New Polymer Doctor Blades are Safe Substitutes for Steel in Flexible Packaging Applications

by Flexo Concepts


Blade_Safety_Accident_Free_Days_215x275If you are using steel doctor blades, you are probably well aware of the risk of serious cuts from handling the blades. Pressroom injuries can be expensive in terms of morale and accident-related expenses. Today’s next generation polymer blades combine the best of traditional plastic and steel blades and provide safe substitutes for steel in flexible packaging applications.

As steel doctor blades wear, their tips become honed through contact with the anilox roll, leaving razor-sharp edges. Press operators need to be extremely careful and wear protective gloves when removing the worn blades from the press to avoid injuries.

Until recently, steel was the only material capable of producing the high quality print required in flexible packaging applications so printers had no choice but to accept these risks. While plastic blades were safer, they were not able to achieve a fine enough contact area with the high line screen rolls.

Today’s next generation polymer blades act as a hybrid between steel and plastic and offer a safe alternative to steel. The combination of an advanced polymer material and an innovative “MicroTip®” design allows these blades to perform in highly demanding applications where previously steel was the only option. Due to their material composition, the new polymer blades are safe to handle even when worn. Converting to these blades will reduce lost-time accidents and can save a printer a lot of money in terms of workman’s compensation insurance rates, medical bills, labor replacement expenses and press downtime.

When it comes to the pressroom, safety is everyone’s concern. Flexible packaging printers no longer have to accept the danger that comes with using steel blades to get the print quality their customers demand. To greatly reduce the risk of injury and associated costs, try substituting next generation polymer blades for steel.

About Flexo Concepts

Headquartered in Plymouth, Massachusetts, Flexo Concepts manufactures TruPoint doctor blades, the TruPoint QuikWash™ System and wash-up blades, and MicroClean™ dry media anilox cleaning systems.  All products are designed to improve print quality and reduce operational costs for flexographic and offset printers.  Flexo Concepts maintains distribution locations in North America, South America, Europe, Asia, Africa and Australia.  For more information about the company and its products visit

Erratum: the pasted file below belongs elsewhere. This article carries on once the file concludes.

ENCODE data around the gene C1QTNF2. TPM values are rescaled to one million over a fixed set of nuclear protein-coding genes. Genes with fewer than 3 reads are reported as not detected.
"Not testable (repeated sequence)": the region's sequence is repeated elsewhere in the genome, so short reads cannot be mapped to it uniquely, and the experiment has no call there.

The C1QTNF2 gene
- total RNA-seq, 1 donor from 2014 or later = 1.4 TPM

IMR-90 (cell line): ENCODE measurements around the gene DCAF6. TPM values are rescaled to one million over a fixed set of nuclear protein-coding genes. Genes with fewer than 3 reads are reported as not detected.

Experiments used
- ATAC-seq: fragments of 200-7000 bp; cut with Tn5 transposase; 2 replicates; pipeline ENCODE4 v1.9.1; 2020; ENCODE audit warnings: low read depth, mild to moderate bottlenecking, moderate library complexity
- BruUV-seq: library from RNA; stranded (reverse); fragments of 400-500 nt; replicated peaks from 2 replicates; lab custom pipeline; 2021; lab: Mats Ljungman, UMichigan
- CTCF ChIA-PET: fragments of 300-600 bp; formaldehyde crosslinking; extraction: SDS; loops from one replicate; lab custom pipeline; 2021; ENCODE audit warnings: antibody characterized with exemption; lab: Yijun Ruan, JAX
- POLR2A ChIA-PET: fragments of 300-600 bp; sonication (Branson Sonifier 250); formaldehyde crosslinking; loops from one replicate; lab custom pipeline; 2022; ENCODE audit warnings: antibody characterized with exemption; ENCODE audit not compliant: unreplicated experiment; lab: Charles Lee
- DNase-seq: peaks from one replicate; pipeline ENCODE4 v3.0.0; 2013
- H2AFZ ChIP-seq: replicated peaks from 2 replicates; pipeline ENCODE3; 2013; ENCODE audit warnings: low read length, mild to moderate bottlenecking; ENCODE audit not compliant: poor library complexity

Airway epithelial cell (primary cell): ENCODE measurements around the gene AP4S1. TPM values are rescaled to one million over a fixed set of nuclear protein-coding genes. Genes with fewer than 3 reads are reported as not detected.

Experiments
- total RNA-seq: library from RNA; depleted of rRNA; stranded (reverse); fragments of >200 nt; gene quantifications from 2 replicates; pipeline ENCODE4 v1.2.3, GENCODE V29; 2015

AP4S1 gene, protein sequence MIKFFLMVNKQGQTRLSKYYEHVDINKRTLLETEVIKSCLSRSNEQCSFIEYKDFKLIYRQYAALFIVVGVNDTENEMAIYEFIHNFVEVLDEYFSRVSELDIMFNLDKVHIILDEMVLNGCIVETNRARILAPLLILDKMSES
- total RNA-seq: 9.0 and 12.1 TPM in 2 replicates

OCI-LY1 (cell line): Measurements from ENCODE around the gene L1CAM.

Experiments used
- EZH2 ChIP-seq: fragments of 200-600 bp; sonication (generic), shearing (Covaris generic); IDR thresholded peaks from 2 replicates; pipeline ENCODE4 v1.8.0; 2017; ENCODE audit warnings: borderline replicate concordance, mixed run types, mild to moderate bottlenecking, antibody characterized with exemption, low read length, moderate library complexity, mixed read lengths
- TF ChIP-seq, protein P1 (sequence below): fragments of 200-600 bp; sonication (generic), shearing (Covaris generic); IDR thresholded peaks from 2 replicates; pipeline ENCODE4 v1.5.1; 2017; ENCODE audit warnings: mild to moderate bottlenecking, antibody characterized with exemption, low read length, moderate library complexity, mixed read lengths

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Filed under Doctor Blades, Printing, Wide Web

Pressroom Color Management – Taking It to a New Level

By Salmon Creek Media & Marketing

PolyFirst Packaging is one of the largest producers of specialty plastic bags, pouches and plastic packaging in the country. In 1998, PolyFirst Packaging started with a mission to produce the highest quality plastic film and bags, on time and at a fair price. They stuck to their guns and are now produce a breadth of products that rivals anyone in the county. Running multiple facilities in Wisconsin and Illinois. They extrude their own films and convert a wide variety of plastic packaging running state of the art printing and laminating equipment.

In 2014, the company wanted to take a more objective approach to color matching and at the same time simplify the data that the press operators use, so they began to look for a tool to help their press operators make better decisions about color adjustments on press. (We wanted to take a more objective approach to color matching and yet simplify the data that the press operators use.)

Choosing a Software Product

Ryan Fischer, Printing and Prepress Team Lead at PolyFirst Packaging, first heard about SpotOn! Flexo in early 2014 while talking with a representative from All Printing Resources (APR). He observed a demonstration of the software at the FTA InfoFlex 2014 and then witnessed firsthand its application during a live press run in early September 2014 when APR’s Richard Black attended a press characterization at PolyFirst Packaging. Black had SpotOn! Flexo loaded onto his laptop, and after watching the press operators struggle to get color he opened his laptop and started taking some measurements.

“My initial reaction was mixed because of its simplicity,” Fischer explained. “I’m used to complicated color management tools that throw a lot of data at you, but after reading John (John the Math Guy) Seymour’s article titled ‘are my CIELAB knobs?’ I had a paradigm-shift. In terms of processes, it made sense to me that CIELAB-centric color-management software belonged in the ink LAB (no pun intended), and density-centric software belonged press side.”

Fischer and the pressroom manager, Mitch Wieczorek, discussed the software and decided to purchase SpotOn! Flexo for their press operators because of its simplicity as compared to conventional color management software.

“Once we saw this unique software in action, we knew it was what we wanted,” said Fischer. “It focuses on color density, which we stress as being the primary step for ink toning on press, and it has the ability to predict what affect pressroom adjustments will have.”

Working with the Software

APR sent the PolyFirst IT team a link for downloading that included a “Read Me” file with installation instructions. The installation went smoothly, and very quickly the pressroom team, with no training, was setting up jobs with the easy-to-follow instructions.

PolyFirst trialed the software for 30 days before purchasing it, and the feedback is that press operators would have been unhappy if it had been removed the software from their computers after the 30-day trial.